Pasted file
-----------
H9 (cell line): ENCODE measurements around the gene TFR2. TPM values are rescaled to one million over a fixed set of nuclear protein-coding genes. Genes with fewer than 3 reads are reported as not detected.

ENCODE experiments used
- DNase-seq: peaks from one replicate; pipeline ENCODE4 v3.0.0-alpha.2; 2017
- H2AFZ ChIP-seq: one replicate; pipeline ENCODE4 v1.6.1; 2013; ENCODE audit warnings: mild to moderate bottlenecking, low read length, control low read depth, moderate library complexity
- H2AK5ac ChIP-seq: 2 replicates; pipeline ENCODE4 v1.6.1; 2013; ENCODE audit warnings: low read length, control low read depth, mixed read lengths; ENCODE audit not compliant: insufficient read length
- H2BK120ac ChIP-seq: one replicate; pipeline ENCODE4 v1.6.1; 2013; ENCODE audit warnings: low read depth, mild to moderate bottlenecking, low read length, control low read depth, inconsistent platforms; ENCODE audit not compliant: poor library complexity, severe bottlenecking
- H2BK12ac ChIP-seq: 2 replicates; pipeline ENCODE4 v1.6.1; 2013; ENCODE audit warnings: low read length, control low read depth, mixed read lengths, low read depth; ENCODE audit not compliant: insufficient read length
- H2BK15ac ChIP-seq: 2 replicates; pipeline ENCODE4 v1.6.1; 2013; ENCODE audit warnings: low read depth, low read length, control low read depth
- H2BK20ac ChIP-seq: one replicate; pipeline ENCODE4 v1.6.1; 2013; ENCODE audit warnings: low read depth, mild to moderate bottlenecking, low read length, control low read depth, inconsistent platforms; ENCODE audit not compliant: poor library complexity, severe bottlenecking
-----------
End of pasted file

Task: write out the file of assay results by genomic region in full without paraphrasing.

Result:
H9 (cell line): ENCODE measurements around the gene TFR2. TPM values are rescaled to one million over a fixed set of nuclear protein-coding genes. Genes with fewer than 3 reads are reported as not detected.

ENCODE experiments used
- DNase-seq: peaks from one replicate; pipeline ENCODE4 v3.0.0-alpha.2; 2017
- H2AFZ ChIP-seq: one replicate; pipeline ENCODE4 v1.6.1; 2013; ENCODE audit warnings: mild to moderate bottlenecking, low read length, control low read depth, moderate library complexity
- H2AK5ac ChIP-seq: 2 replicates; pipeline ENCODE4 v1.6.1; 2013; ENCODE audit warnings: low read length, control low read depth, mixed read lengths; ENCODE audit not compliant: insufficient read length
- H2BK120ac ChIP-seq: one replicate; pipeline ENCODE4 v1.6.1; 2013; ENCODE audit warnings: low read depth, mild to moderate bottlenecking, low read length, control low read depth, inconsistent platforms; ENCODE audit not compliant: poor library complexity, severe bottlenecking
- H2BK12ac ChIP-seq: 2 replicates; pipeline ENCODE4 v1.6.1; 2013; ENCODE audit warnings: low read length, control low read depth, mixed read lengths, low read depth; ENCODE audit not compliant: insufficient read length
- H2BK15ac ChIP-seq: 2 replicates; pipeline ENCODE4 v1.6.1; 2013; ENCODE audit warnings: low read depth, low read length, control low read depth
- H2BK20ac ChIP-seq: one replicate; pipeline ENCODE4 v1.6.1; 2013; ENCODE audit warnings: low read depth, mild to moderate bottlenecking, low read length, control low read depth, inconsistent platforms; ENCODE audit not compliant: poor library complexity, severe bottlenecking